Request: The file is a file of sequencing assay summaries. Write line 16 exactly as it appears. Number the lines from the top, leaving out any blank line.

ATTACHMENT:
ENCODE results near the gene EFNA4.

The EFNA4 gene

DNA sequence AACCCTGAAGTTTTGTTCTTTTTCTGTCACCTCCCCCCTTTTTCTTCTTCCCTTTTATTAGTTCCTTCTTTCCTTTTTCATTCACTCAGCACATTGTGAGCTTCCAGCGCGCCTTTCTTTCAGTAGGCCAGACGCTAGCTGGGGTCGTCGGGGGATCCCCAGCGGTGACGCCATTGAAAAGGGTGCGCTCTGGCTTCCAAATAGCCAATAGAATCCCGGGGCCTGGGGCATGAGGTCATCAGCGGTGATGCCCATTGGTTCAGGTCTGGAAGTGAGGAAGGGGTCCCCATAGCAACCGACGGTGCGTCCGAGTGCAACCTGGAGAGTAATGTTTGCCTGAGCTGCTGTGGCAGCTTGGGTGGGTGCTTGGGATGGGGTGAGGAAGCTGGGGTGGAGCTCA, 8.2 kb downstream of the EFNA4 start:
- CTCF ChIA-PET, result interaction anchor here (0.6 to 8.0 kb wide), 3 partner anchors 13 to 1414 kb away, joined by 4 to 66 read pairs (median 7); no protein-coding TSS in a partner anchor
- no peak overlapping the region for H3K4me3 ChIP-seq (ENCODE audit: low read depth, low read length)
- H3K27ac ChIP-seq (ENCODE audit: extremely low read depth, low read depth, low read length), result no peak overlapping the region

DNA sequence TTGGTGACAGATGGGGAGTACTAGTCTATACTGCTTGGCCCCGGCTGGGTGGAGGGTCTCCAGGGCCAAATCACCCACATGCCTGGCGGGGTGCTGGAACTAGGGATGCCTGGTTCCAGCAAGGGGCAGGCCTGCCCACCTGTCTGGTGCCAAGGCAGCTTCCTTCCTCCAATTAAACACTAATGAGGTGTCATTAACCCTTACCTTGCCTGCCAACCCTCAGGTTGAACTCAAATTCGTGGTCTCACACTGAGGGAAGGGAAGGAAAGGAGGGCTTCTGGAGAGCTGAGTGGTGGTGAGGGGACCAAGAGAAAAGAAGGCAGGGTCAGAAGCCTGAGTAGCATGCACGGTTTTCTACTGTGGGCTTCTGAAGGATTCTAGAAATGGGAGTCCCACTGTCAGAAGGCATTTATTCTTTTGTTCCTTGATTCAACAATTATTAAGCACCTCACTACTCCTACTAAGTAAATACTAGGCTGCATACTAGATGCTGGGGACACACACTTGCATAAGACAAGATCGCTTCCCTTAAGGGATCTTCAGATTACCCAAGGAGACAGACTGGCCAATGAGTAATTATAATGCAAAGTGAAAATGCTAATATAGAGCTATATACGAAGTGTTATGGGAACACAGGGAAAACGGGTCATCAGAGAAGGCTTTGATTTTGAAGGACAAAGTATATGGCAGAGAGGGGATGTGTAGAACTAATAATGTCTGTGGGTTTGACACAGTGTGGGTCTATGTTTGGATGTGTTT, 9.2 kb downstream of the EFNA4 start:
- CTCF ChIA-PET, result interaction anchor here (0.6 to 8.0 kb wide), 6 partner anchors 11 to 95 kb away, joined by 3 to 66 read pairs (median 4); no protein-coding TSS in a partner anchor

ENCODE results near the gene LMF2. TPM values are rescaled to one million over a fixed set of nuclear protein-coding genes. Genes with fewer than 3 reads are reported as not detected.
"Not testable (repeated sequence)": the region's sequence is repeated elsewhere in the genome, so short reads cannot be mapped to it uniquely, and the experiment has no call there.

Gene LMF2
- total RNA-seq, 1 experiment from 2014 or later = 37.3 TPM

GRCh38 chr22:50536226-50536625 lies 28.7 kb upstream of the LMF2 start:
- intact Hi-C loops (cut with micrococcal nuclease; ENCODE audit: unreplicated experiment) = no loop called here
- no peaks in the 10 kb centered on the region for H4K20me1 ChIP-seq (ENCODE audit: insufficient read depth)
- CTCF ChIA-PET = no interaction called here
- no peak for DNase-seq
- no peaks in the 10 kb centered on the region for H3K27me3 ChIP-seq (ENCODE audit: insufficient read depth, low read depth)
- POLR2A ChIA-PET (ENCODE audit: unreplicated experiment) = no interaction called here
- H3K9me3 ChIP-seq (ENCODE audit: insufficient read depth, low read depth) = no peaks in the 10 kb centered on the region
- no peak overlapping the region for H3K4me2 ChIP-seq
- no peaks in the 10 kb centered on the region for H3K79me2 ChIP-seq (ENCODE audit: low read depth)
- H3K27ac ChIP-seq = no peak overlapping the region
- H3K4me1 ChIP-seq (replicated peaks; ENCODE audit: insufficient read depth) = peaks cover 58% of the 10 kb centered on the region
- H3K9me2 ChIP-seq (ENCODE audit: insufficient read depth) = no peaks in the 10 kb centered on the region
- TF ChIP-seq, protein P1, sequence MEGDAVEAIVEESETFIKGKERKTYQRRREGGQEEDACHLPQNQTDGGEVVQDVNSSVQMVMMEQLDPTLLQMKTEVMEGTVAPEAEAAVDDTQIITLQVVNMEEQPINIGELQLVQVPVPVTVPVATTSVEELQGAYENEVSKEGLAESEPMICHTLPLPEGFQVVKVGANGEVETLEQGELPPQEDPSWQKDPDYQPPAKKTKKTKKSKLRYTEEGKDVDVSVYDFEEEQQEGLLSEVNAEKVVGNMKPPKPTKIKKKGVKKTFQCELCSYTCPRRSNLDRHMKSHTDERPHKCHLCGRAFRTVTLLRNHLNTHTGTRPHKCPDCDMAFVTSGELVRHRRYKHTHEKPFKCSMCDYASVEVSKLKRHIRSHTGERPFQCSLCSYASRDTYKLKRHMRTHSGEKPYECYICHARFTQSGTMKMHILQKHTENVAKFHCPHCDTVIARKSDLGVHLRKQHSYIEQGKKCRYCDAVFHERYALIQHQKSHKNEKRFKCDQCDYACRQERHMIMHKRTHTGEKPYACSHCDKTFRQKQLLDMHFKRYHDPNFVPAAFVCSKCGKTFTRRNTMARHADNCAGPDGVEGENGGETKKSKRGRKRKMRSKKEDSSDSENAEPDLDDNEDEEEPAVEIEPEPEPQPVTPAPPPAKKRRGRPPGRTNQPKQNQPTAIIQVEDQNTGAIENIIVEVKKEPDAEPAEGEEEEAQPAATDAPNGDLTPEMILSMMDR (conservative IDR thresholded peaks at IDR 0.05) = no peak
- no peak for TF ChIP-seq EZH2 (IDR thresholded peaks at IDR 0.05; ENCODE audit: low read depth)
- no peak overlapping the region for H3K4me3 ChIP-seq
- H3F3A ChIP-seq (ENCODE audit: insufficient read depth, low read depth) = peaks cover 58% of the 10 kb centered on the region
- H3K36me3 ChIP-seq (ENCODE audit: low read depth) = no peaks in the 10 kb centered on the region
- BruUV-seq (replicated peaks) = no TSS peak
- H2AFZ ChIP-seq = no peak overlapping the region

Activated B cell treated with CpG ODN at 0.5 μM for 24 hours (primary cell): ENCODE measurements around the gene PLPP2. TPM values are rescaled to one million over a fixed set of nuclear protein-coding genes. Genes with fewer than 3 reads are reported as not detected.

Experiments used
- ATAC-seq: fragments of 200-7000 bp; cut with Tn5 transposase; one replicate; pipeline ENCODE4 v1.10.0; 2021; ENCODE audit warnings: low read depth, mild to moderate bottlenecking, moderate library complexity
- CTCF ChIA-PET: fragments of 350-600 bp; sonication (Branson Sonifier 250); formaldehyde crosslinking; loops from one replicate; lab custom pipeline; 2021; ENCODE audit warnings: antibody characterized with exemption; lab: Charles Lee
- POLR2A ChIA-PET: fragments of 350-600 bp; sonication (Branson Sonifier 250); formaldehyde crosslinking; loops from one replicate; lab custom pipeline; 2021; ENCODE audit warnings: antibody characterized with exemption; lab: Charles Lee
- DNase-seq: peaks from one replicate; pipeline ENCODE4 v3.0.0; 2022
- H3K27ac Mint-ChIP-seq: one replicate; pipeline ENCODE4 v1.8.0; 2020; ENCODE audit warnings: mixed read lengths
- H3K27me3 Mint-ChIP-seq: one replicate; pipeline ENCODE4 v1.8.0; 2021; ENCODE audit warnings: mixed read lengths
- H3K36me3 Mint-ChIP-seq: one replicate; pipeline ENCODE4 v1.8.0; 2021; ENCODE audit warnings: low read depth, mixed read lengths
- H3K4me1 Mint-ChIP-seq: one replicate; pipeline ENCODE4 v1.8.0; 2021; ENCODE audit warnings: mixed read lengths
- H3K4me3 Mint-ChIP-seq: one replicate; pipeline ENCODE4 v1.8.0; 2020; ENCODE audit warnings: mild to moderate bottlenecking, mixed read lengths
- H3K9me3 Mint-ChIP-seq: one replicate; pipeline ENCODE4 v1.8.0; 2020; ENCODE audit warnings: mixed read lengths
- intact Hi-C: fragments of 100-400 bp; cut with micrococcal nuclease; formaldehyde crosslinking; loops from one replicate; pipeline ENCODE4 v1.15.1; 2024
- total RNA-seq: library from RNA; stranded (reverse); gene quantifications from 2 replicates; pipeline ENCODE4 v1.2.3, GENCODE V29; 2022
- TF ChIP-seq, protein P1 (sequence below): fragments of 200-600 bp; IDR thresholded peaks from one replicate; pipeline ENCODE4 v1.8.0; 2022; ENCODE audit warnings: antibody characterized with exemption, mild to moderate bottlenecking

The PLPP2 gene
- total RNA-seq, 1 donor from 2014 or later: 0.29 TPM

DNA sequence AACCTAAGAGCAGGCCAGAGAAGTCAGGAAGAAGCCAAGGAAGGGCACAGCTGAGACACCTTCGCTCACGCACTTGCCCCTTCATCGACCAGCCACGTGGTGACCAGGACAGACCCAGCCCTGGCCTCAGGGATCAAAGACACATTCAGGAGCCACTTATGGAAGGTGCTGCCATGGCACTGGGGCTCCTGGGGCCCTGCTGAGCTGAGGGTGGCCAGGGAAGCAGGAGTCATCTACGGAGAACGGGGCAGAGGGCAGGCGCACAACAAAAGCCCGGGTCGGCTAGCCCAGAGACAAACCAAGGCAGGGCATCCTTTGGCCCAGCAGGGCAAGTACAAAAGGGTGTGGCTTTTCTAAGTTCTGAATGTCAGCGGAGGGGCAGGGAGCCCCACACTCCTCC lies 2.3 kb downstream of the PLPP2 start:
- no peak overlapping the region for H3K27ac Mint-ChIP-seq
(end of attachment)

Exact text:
- CTCF ChIA-PET = no interaction called here